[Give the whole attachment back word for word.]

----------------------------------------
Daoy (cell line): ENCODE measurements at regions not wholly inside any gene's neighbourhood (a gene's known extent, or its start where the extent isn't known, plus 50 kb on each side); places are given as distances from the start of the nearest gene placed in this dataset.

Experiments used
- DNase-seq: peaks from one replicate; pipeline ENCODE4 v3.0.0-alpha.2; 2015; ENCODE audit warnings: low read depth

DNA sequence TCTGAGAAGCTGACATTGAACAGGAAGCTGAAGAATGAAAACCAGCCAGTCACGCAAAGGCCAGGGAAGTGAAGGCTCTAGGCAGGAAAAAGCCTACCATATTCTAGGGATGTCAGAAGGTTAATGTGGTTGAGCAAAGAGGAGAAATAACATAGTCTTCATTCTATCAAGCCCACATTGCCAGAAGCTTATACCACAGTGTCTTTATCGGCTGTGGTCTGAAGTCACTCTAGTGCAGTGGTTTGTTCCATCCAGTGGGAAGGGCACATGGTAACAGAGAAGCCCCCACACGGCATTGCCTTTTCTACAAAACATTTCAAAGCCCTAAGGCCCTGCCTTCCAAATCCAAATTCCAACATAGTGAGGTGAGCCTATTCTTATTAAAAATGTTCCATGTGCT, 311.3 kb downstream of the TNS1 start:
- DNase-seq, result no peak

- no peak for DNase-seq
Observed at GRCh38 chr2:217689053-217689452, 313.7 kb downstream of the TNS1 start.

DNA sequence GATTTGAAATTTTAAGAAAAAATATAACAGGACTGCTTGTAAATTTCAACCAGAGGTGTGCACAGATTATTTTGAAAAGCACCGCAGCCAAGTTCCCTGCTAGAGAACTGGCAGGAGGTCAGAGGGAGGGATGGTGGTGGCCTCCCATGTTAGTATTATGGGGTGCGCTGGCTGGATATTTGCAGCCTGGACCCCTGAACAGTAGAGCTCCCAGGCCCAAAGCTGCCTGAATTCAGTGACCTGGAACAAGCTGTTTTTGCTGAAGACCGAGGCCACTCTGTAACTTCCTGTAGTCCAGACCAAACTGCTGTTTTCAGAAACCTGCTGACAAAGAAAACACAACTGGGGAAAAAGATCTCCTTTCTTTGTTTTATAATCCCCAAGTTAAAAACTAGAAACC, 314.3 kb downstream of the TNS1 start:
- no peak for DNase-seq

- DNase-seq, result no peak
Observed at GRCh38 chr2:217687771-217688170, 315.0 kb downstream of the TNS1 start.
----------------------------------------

Daoy (cell line): ENCODE measurements at regions not wholly inside any gene's neighbourhood (a gene's known extent, or its start where the extent isn't known, plus 50 kb on each side); places are given as distances from the start of the nearest gene placed in this dataset.

Experiments used
- DNase-seq: peaks from one replicate; pipeline ENCODE4 v3.0.0-alpha.2; 2015; ENCODE audit warnings: low read depth

DNA sequence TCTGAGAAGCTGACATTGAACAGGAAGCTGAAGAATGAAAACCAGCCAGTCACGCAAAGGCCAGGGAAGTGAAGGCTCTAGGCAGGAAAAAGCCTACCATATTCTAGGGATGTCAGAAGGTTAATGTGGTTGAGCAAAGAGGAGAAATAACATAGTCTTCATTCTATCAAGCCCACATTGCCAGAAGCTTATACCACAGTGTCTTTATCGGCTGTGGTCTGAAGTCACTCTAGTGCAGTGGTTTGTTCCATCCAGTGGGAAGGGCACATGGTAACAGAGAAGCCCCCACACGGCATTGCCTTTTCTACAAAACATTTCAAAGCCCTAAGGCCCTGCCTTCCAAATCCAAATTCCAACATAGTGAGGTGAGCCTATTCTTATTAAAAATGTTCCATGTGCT, 311.3 kb downstream of the TNS1 start:
- DNase-seq, result no peak

- no peak for DNase-seq
Observed at GRCh38 chr2:217689053-217689452, 313.7 kb downstream of the TNS1 start.

DNA sequence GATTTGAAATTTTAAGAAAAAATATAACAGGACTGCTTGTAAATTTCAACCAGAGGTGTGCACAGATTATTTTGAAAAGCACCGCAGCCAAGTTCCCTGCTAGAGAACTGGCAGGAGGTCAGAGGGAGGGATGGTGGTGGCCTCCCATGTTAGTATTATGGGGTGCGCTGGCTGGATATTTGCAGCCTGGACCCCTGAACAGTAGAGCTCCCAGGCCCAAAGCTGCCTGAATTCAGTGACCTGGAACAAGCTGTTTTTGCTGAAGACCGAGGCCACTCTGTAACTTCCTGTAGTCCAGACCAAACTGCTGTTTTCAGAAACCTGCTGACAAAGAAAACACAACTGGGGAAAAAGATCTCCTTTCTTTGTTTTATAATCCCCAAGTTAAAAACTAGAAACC, 314.3 kb downstream of the TNS1 start:
- no peak for DNase-seq

- DNase-seq, result no peak
Observed at GRCh38 chr2:217687771-217688170, 315.0 kb downstream of the TNS1 start.